Monday, May 18, 2015

No Other Answer: My discovery of Fyodor Dostoevsky

I have this Hall Of Fame thing in my mind.
Favorite books. Favorite authors. Favorite songs. Favorite movies.
None of which I can think of when someone asks me, "What's your favorite book/author/song/movie?"

I'm stuck scrambling around in my mind, which, if you could see it, would look like like my desk, or my house, since now that I'm married my whole house is basically my desk. Rushing about, pushing aside random scraps of paper and scanning stacks of books, tripping over backpacks full of rock climbing gear that I left in the hallway, and noticing with annoyance the irrelevant but urgent fact that the fish bowl needs to be cleaned again. Muttering, "C.S. Lewis, I know it's by C.S. Lewis. Sort of." Or, "World War Two. Isn't my favorite movie about WWII?" And compromising by saying the first good idea that comes to mind, in the most non-committal way I can, with a vague sense that I am betraying a friend.

That's still better than when someone asks me what my book is about. *shudder*

Anyway, I began this train of thought when I realized earlier today that my Favorite Authors Hall of Fame has a new member. That venerable institution, long presided over by C.S. Lewis; that welcomed G.K. Chesterton and George MacDonald with joyously open arms; that slowly accepted J.R.R. Tolkien after a four year debate; whose ranks are filled with old-time friends like Laura Ingalls Wilder, Louisa May Alcott, and L.M. Montgomery; and swelled by the delightful additions of Elizabeth Enright and Jonathan Rogers, has quietly and without my express permission added a new member.
One that, until last year, I had never heard of.
And that is a real problem.
Fyodor Dostoevsky, 1821-1881
I'd heard of Leo Tolstoy, of course. Hasn't everyone? But his countryman, Fyodor Dostoevsky? I had no idea. I don't know whose fault it is that I'd never heard of him. But I blame the world at large.

Last year, I read a book by Phillip Yancey called Soul Survivor: Why I am still a Christian, (which was an excellent book, I highly recommend it) and it mentioned both Tolstoy and Dostoevsky as novelists who had brought Mr. Yancey to a greater understanding of who God is, and how much he loves us.
I have since read Tolstoy's War and Peace, which I liked.
But Dostoevsky? The Brothers Karamazov, Crime and Punishment... I loved them.
Someone told me that Dostoevsky's books were dark and weird. I don't see them that way. Yes, they handle difficult subjects. The Brothers Karamazov is about a dysfunctional family torn apart by hate, lust, and murder. But it's also about a man clinging to faith in the face of heartbreaking events. About brothers showing love to each other despite vastly different world views. About hope and love triumphing over sin and pain.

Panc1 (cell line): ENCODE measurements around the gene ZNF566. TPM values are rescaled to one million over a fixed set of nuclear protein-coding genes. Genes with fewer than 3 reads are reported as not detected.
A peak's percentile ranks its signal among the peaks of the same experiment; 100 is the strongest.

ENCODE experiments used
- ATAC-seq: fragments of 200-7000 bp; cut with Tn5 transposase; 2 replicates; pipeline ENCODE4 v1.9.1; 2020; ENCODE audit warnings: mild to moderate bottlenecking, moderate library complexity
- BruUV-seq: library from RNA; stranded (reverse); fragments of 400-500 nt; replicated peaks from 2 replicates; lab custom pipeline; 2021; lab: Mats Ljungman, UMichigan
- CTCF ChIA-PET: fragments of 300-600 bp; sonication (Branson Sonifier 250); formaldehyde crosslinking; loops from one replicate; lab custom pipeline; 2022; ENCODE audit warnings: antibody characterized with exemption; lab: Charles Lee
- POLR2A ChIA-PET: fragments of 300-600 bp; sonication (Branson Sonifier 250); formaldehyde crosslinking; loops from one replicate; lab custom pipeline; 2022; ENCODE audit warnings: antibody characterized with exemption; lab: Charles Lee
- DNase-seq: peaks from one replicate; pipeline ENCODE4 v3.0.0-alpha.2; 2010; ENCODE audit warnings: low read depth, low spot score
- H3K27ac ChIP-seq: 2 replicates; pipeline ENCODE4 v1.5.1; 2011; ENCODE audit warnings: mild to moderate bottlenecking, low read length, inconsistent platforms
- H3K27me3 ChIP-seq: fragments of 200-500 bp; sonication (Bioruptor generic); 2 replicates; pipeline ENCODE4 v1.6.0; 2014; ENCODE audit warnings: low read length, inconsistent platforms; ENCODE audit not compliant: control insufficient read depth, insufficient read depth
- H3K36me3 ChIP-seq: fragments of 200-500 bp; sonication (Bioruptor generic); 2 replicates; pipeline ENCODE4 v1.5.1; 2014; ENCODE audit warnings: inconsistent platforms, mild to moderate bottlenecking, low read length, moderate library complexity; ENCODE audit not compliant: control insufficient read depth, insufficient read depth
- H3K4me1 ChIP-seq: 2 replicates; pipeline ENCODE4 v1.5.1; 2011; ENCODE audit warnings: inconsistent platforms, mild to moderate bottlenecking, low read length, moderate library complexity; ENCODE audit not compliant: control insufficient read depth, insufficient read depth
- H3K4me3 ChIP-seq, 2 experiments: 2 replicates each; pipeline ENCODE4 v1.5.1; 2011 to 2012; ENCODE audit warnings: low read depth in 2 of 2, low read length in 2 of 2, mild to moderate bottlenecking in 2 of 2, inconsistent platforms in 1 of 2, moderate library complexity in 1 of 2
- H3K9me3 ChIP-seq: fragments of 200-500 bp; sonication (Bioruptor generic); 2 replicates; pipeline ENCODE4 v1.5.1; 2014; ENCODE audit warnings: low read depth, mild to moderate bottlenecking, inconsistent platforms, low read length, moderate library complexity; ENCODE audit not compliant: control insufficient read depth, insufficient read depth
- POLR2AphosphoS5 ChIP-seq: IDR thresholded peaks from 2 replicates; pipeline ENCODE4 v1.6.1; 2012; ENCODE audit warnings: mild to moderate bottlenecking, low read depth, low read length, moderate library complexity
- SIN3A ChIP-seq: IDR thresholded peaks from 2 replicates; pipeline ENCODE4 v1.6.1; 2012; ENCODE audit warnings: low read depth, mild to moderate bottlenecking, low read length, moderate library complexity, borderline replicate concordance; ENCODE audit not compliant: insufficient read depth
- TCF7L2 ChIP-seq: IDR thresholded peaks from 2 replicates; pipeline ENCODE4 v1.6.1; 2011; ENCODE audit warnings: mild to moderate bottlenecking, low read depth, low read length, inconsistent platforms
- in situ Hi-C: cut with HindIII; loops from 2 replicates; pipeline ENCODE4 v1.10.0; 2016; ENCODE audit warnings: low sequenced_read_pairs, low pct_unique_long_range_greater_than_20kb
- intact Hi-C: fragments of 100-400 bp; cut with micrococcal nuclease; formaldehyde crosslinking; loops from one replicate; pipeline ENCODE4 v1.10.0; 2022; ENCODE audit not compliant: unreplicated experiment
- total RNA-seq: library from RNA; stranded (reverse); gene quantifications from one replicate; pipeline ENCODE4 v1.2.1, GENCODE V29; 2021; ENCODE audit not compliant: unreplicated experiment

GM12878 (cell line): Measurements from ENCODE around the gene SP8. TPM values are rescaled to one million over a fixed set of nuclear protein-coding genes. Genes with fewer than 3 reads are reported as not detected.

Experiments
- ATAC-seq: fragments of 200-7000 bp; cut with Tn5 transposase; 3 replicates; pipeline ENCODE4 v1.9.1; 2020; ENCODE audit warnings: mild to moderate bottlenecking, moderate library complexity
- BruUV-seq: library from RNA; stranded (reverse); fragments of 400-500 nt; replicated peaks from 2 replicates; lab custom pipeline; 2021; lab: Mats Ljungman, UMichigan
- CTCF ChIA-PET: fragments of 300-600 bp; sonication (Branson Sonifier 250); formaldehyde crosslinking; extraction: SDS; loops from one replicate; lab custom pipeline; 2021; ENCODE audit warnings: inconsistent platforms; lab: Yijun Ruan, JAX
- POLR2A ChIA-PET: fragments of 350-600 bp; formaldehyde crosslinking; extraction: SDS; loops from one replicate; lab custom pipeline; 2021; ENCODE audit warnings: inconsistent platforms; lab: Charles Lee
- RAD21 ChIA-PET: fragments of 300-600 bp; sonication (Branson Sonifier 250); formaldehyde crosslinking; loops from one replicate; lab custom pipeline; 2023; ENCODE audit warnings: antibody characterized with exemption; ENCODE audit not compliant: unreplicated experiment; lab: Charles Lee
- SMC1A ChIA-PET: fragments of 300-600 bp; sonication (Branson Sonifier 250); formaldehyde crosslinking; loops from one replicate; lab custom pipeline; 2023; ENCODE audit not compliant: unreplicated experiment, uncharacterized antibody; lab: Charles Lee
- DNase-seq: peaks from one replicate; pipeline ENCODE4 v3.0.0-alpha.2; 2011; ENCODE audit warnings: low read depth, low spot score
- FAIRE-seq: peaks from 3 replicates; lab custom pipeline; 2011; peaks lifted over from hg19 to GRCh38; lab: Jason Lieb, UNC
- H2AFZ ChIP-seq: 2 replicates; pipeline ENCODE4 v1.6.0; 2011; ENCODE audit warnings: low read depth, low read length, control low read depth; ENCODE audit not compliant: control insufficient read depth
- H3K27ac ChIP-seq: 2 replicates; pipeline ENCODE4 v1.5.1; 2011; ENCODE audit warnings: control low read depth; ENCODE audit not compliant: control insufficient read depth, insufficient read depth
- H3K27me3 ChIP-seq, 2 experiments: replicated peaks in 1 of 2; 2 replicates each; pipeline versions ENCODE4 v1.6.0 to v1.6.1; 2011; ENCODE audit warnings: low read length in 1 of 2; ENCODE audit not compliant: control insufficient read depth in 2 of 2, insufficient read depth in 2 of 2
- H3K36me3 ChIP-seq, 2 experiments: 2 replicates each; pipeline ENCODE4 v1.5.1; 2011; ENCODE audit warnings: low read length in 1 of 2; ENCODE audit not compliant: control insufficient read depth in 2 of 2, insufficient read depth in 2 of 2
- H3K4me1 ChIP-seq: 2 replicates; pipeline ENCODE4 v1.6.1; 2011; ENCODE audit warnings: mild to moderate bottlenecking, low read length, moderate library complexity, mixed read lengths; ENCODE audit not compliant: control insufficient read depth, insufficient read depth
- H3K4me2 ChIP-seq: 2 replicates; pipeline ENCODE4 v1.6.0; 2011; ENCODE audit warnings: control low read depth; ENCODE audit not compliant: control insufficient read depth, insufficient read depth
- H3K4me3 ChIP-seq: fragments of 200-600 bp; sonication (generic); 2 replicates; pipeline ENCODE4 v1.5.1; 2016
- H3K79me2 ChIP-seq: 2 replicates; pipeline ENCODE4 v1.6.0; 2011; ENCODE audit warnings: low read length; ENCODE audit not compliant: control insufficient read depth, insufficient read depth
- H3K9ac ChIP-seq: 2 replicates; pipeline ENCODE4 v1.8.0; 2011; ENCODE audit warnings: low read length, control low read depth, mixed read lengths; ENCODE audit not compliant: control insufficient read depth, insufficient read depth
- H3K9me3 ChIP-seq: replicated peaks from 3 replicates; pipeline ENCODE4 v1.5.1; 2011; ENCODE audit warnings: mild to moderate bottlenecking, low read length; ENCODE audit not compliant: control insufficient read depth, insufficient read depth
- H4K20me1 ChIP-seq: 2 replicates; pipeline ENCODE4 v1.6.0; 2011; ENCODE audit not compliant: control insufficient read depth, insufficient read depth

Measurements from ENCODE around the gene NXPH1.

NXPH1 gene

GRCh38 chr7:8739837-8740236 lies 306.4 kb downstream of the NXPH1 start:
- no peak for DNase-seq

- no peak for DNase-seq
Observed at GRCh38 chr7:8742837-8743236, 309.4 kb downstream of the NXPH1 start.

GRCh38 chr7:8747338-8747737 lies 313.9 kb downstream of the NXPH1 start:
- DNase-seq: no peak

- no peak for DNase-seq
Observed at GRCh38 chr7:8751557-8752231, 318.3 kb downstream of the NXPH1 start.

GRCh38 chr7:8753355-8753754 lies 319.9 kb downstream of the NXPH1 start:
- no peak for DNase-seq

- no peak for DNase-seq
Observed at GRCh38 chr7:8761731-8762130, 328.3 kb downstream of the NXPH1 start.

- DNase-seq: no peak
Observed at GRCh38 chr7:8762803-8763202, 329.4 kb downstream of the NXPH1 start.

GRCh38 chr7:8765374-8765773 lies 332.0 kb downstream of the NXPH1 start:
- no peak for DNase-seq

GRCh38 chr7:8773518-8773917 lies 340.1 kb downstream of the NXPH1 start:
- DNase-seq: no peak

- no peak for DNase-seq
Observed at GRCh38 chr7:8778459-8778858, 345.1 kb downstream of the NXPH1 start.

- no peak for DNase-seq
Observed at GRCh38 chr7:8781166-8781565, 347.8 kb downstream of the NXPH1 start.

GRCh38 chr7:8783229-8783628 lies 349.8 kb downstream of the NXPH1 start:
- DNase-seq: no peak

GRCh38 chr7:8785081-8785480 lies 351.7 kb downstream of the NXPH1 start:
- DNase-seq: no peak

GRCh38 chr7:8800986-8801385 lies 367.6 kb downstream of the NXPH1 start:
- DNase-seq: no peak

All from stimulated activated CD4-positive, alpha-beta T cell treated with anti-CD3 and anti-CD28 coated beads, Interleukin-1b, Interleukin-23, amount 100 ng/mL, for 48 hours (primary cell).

And Crime and Punishment is about a young man who commits a pointless act of violence. About how he tries to justify and rationalize it. About how guilt breaks him down and destroys him.
But it's also about a love that passes all understanding, and a redemption that can find even the most broken, even the most evil. Even those who think they are above it.

"For no one can judge a criminal, until he realizes that he is just such a criminal as the man standing before him..." ~ Fyodor Dostoevsky, The Brothers Karamazov

An artist's depiction of Dmitri, Ivan, and Alexei,
from The Brothers Karamazov.
“I believe like a child that suffering will be healed and made up for, that all the humiliating absurdity of human contradictions will vanish like a pitiful mirage, like the despicable fabrication of the impotent and infinitely small Euclidean mind of man, that in the world's finale, at the moment of eternal harmony, something so precious will come to pass that it will suffice for all hearts, for the comforting of all resentments, for the atonement of all the crimes of humanity, for all the blood that they've shed; that it will make it not only possible to forgive but to justify all that has happened.”
~ Fyodor Dostoevsky, The Brothers Karamazov

Dostoevsky attacks the greatest questions, the haunting doubts, the dangerous philosophies. And he doesn't exactly answer them straight out. But somehow, they feel answered. Dostoevsky's books are full of what this quote by C.S. Lewis means: "I know now, Lord, why you utter no answer. You are yourself the answer. No other answer would suffice."